Baker wants to argue that resisting evil with force is always wrong, and has chosen the hardest case because he somehow thinks he can win the argument. Because Baker cannot suffer the fate he would bring about if he could somehow undo the Allied decision to fight, his moral posturing is at best unpersuasive, and often repellent. The posturing might be less repellent if Baker was choosing a fate for others in which he would himself share, but he isn’t, and he can’t: he lives in the apparently secure and comparatively just West Allied force made, while reviling the work of those who made it. When he mourns mass murder while insisting that any effort to oppose mass murder was as wicked as the killing itself, he means that he prefers a spotless conscience to any number of live Jews, or Poles, or Russians, or Serbs. And what is worse, Baker does not admit his preference. When concealing it he has a flair for a technique that might uncharitably be called suppressio veri, suggestio falsi. For example, he points out that in July of 1940 Eichmann considered shipping the Jews to Madagascar if but only if Britain made peace, with the implication that those who refused to make peace have the blood of the Jews on their hands. There are also implications that American belligerency sealed the fate of the Jews. There is no acknowledgement, however, of one of the commonplaces of modern historical work on the Final Solution: Germany began wholesale extermination in July of 1941 because with the apparent impending collapse of the Soviet Union, victory over Germany’s enemies now seemed inevitable. The Final Solution was the result of the spectre of victory, not of the fact of war; had the latter been true, the Final Solution would have presumably have commenced in the autumn of 1939. Baker wants to lay the Final Solution at the door of those whose use of force brought it to an end, to insist that it was the decision to use Allied force that killed the Jews, and not Allied forces that saved a remnant of them. This is a contemptible lie.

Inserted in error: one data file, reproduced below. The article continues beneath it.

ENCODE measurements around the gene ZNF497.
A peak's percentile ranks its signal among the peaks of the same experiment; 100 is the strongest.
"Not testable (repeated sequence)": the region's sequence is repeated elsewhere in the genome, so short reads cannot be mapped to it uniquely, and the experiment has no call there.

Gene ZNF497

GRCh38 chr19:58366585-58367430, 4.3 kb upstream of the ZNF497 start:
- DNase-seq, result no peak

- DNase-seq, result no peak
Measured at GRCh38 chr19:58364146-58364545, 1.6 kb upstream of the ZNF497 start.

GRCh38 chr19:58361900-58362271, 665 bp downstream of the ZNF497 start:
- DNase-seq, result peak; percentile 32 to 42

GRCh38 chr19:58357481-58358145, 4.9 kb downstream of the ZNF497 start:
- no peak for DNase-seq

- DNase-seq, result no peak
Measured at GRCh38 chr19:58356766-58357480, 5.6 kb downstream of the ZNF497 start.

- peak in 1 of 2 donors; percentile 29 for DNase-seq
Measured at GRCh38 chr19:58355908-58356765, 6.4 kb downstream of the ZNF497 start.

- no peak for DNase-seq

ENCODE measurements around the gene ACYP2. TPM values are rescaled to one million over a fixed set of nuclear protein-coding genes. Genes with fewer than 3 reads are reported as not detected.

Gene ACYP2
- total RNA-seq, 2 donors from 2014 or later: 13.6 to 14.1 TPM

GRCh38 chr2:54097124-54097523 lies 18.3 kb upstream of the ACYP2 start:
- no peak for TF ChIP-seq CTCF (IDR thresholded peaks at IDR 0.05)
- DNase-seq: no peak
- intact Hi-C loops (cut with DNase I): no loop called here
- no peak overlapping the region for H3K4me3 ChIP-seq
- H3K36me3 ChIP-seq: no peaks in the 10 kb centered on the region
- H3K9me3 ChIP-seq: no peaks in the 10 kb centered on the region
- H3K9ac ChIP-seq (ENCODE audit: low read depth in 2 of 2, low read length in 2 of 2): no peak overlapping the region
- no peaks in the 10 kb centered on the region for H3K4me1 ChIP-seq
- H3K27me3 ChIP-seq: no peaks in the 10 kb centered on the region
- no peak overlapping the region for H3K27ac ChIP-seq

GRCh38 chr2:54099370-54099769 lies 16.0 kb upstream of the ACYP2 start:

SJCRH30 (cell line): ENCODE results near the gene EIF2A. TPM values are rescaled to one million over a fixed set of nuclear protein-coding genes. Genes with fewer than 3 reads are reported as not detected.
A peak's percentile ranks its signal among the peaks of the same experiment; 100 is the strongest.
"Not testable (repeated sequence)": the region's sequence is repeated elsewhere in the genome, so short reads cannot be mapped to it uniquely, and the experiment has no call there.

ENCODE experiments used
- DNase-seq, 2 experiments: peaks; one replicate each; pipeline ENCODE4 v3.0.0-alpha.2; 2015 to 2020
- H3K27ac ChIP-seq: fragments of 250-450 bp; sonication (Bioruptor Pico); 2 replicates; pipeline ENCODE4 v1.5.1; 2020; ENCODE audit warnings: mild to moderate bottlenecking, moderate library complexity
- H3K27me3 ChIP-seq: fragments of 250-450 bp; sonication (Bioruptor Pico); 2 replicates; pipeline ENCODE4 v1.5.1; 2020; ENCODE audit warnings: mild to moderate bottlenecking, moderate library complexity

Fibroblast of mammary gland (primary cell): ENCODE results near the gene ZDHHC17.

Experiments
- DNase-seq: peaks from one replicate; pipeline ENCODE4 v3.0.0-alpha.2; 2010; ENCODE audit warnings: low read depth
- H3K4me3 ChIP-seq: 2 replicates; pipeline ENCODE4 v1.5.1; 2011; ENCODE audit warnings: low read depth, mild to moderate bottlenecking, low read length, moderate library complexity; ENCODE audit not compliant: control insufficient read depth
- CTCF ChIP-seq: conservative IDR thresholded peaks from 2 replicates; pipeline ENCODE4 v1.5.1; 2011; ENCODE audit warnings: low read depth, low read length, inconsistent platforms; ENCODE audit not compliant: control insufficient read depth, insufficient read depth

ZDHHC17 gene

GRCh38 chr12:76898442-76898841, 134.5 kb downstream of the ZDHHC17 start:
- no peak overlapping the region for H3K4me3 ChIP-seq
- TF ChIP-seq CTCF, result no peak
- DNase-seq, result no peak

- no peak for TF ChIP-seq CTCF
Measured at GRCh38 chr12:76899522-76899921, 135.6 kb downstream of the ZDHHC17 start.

Novelists are normally celebrated for their imagination, but imagination is what Baker most lacks. I think Camus observed that we must have the courage to imagine the real. The real and dreadful evil that must be resisted with force is what Baker refuses to imagine. The ability to at least partially imagine the reality of National Socialism is pretty common, in that most people who loathe war think war was in that case justified. The tone of Human Smoke, which suggests the converse proposition, implies that its author is thus richly and even uniquely endowed with the courage to imagine the real, but Baker is instead indulging fantasy masquerading as Camus’ notion of imagination. A radical deficiency of courage is cowardice, which in Camus’ sense of the former word makes Baker a coward, and one who displays his moral cowardice while in effect boasting of his moral courage. The coward who boasts of his courage, and who is by some mistaken for a courageous man – the miles gloriosus – is normally a figure of comedy. Not, alas, this time.